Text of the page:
Open Access

Comparison result of inversion of gravity data of a fault by particle swarm optimization and Levenberg-Marquardt methods

SpringerPlus20132:462

DOI: 10.1186/2193-1801-2-462

Received: 10 September 2013

Accepted: 12 September 2013

Published: 14 September 2013

Abstract

The purpose of this study was to compare the performance of two methods for gravity inversion of a fault. First method [Particle swarm optimization (PSO)] is a heuristic global optimization method and also an optimization algorithm, which is based on swarm intelligence. It comes from the research on the bird and fish flock movement behavior. Second method [The Levenberg-Marquardt algorithm (LM)] is an approximation to the Newton method used also for training ANNs. In this paper first we discussed the gravity field of a fault, then describes the algorithms of PSO and LM And presents application of Levenberg-Marquardt algorithm, and a particle swarm algorithm in solving inverse problem of a fault. Most importantly the parameters for the algorithms are given for the individual tests. Inverse solution reveals that fault model parameters are agree quite well with the known results. A more agreement has been found between the predicted model anomaly and the observed gravity anomaly in PSO method rather than LM method.

Keywords

Particle swarm optimization Levenberg-Marquardt method Inversion Gravity data Fault

Introduction

Optimization has been an active area of research for several decades. As many real-world optimization problems become more complex, better optimization algorithms were needed. In all optimization problems the goal is to find the minimum or maximum of the objective function. Thus, unconstrained optimization problems can be formulated as minimization or maximization of D dimensional function:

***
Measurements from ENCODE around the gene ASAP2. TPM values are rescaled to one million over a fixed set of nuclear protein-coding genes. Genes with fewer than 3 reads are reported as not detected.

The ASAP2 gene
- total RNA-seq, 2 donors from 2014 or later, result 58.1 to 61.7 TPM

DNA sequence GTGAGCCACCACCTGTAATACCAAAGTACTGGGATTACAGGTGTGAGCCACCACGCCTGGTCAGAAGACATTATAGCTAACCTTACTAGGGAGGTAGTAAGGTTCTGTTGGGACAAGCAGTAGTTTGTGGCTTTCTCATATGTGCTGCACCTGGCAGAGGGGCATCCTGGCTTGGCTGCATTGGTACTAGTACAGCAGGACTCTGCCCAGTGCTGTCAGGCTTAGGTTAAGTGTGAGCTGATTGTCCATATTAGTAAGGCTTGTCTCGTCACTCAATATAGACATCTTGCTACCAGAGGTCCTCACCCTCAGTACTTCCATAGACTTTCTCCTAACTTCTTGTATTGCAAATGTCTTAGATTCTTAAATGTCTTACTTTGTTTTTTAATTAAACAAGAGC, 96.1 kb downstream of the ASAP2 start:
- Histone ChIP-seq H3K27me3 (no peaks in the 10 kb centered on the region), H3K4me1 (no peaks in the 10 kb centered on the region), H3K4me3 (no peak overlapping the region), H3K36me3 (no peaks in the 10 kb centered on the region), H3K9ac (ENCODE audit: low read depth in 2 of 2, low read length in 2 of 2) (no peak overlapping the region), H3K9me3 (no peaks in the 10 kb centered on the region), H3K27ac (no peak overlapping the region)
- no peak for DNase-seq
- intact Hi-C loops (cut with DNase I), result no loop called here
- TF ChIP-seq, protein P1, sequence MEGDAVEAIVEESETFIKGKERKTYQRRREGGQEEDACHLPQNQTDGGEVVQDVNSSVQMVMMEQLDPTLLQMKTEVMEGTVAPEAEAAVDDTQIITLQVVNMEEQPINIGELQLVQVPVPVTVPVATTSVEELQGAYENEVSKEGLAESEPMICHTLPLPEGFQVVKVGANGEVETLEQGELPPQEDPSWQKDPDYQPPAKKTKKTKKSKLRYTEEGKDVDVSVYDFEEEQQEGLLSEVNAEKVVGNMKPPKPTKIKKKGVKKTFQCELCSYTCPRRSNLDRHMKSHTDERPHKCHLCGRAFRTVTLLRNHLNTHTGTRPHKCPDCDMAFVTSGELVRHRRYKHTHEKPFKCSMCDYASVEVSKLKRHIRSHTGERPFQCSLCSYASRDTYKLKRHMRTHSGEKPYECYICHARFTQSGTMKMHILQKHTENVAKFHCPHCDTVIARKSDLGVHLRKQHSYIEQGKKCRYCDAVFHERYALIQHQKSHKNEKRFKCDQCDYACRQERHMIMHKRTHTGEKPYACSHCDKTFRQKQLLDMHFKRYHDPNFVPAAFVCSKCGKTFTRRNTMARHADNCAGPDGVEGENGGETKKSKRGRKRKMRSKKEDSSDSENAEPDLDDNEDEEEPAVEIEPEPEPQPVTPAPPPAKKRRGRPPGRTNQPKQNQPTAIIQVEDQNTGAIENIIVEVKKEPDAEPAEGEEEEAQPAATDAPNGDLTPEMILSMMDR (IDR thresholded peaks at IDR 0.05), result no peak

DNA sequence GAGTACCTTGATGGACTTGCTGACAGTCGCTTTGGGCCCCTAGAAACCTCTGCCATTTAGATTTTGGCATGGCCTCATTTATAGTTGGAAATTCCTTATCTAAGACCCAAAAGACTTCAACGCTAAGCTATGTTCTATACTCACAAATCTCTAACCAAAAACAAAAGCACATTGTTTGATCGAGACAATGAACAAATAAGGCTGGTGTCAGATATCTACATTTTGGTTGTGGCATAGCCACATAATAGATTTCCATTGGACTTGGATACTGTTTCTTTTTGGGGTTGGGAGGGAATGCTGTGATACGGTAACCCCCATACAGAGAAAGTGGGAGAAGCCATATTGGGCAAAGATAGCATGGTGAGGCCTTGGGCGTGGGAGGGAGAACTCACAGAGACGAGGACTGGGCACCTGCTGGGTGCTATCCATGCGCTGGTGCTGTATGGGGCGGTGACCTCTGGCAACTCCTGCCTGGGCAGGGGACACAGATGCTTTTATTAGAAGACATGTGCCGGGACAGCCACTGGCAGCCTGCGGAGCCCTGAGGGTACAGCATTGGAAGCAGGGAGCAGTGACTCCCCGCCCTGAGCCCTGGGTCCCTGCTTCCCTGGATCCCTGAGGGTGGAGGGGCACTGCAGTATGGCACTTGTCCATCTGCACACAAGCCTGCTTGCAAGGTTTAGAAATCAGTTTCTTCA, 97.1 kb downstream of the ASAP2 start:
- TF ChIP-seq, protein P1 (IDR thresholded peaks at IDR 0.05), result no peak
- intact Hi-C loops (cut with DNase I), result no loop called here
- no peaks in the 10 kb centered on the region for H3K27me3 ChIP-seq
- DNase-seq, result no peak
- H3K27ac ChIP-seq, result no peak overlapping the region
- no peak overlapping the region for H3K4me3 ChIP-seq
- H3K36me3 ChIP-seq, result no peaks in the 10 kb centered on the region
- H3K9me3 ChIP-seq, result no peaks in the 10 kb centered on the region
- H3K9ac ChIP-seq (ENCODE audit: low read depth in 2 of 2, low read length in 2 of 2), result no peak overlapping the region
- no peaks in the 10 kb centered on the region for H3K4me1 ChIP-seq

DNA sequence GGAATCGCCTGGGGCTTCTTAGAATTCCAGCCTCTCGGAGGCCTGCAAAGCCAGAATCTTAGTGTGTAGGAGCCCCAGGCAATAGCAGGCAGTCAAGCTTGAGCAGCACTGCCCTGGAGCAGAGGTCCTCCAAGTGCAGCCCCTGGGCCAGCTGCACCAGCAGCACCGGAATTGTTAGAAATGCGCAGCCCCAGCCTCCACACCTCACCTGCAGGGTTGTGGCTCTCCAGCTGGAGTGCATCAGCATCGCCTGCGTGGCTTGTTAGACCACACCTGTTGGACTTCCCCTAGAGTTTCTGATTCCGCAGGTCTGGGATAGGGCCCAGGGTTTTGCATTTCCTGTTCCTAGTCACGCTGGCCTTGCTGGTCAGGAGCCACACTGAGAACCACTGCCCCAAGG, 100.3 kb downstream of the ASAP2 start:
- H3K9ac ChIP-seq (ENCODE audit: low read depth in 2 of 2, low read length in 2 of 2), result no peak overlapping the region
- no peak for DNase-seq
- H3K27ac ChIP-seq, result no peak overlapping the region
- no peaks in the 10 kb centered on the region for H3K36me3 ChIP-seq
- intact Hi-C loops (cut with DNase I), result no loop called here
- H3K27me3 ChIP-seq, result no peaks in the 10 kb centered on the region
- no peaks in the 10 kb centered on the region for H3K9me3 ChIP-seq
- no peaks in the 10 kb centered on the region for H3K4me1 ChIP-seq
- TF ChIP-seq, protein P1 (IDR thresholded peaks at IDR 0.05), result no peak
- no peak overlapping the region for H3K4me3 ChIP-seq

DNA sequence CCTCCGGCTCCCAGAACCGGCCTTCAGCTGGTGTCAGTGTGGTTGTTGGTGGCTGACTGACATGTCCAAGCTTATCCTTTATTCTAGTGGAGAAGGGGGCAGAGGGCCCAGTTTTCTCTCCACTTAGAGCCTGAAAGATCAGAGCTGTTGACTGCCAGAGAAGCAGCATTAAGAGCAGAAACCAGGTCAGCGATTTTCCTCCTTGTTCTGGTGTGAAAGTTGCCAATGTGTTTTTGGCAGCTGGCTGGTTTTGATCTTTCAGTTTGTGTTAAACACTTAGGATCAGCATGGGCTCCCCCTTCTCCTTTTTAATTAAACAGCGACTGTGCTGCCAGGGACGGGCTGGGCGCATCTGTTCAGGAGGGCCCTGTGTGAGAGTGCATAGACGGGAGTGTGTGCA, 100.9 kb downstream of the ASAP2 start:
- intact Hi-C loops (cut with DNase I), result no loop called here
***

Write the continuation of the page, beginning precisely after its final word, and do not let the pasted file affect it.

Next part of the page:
Min or max f x , x = x 1 , x 2 , x 3 , , x D
(1)

where D is the number of parameters to be optimized. Many population based algorithms were proposed for solving unconstrained optimization problems. Genetic algorithms (GA), particle swarm optimization (PSO), are most popular optimization algorithms which employ a population of individuals to solve the problem on hand. The success or failure of a population based algorithms depends on its ability to establish proper trade-off between exploration and exploitation. A poor balance between exploration and exploitation may result in a weak optimization method which may suffer from premature convergence, trapping in a local optima and stagnation. PSO algorithm is another example of population based algorithms (Ardito et al. 2005). PSO is a stochastic optimization technique which is well adapted to the optimization of nonlinear functions in multidimensional space and it has been applied to several real-world problems (Boehner et al. 2007; Khan and Sahai 2012).